Constellations are signs, full-stop!

Ophiuchus upends the Patriarchy and Exalts Medusa

Ophiuchus, the Snake-Bearer, “13th” constellation. The Babylonians omitted Ophiuchus because they preferred a 12 sign zodiac as opposed to 13 signs. Perhaps this is where our cultural uneasiness (Triskaidekaphobia) around the number 13 began as we are heir to their cultural traditions (the Greeks were the inheritors of Babylonian culture after the Babylonian empire collapsed, most of western cultural heritage is from the Greeks).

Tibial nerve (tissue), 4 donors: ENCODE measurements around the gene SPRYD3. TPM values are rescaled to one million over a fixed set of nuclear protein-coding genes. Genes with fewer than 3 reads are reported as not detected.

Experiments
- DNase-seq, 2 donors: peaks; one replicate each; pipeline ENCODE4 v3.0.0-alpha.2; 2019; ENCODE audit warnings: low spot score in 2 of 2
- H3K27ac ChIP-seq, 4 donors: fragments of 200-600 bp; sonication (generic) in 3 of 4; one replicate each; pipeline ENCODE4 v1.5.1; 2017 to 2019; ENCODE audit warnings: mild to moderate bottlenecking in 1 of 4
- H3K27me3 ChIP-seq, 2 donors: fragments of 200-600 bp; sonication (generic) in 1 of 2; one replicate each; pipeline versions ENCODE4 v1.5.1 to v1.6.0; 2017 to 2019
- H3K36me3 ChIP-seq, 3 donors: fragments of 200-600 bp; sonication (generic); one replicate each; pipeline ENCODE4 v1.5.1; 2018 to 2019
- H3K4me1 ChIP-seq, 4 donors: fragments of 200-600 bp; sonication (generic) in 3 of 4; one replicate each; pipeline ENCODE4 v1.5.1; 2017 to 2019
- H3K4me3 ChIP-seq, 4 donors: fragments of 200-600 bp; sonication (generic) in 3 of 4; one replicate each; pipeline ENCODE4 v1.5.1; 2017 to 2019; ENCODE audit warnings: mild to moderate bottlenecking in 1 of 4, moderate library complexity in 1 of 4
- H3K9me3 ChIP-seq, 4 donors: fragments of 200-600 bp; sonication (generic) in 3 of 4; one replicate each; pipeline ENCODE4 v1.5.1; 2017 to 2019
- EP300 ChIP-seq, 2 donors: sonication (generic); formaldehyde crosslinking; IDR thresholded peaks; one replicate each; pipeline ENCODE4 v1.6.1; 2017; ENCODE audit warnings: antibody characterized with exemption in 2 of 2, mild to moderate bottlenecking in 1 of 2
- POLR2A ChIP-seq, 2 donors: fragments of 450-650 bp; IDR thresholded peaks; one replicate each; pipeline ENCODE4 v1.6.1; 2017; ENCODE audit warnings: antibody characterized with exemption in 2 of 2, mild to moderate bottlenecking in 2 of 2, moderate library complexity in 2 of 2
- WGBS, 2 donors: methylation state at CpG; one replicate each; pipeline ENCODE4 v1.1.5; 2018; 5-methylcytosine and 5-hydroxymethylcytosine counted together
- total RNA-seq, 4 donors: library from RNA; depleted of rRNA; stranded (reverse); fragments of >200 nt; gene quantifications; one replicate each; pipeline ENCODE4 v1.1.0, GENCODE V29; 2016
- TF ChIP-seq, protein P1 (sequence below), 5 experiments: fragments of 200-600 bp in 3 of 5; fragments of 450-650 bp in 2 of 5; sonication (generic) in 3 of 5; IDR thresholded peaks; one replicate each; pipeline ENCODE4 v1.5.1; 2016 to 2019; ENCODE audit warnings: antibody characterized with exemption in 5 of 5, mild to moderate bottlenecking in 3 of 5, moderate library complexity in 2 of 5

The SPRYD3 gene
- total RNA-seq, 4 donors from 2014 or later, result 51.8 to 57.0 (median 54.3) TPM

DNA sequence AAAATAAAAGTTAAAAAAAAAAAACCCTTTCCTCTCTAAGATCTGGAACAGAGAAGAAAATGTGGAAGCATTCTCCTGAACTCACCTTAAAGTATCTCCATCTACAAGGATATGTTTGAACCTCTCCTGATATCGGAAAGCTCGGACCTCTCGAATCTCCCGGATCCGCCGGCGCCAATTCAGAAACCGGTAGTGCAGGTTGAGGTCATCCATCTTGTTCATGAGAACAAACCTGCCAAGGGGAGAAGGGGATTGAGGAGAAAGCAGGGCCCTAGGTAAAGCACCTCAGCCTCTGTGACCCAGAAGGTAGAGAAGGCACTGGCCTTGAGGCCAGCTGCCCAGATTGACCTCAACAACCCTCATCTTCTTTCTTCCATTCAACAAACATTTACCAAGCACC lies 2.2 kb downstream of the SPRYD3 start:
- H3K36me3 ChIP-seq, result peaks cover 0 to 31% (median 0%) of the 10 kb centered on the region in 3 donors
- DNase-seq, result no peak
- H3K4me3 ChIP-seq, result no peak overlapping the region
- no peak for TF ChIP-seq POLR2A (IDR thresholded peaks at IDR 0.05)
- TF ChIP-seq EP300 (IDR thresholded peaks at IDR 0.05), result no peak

Ophiuchus represents a catalytic converter that completely upends the legitimacy of the Patriarchy. The Snake-bearer conjures the image of the Snake Priestess of Minoan Crete a deeply egalitarian and matri-focal culture that contained the seeds for Classical Greece. Medusa would be the most recognizable archetype for this sign, and she represents a major pain in the ass for Patriarchy. Here is a woman of immeasurable power who can turn men to stone by a single gaze, it is no surprise that in her myth she had to be destroyed lest the Patriarchy be turned to stone. Ophiuchus says no and grabs back. Medusa rightfully is re-headed and given back her voice in a zodiac that acknowledges that the Sun passes through her namesake for 18 Sidereal Days of the year!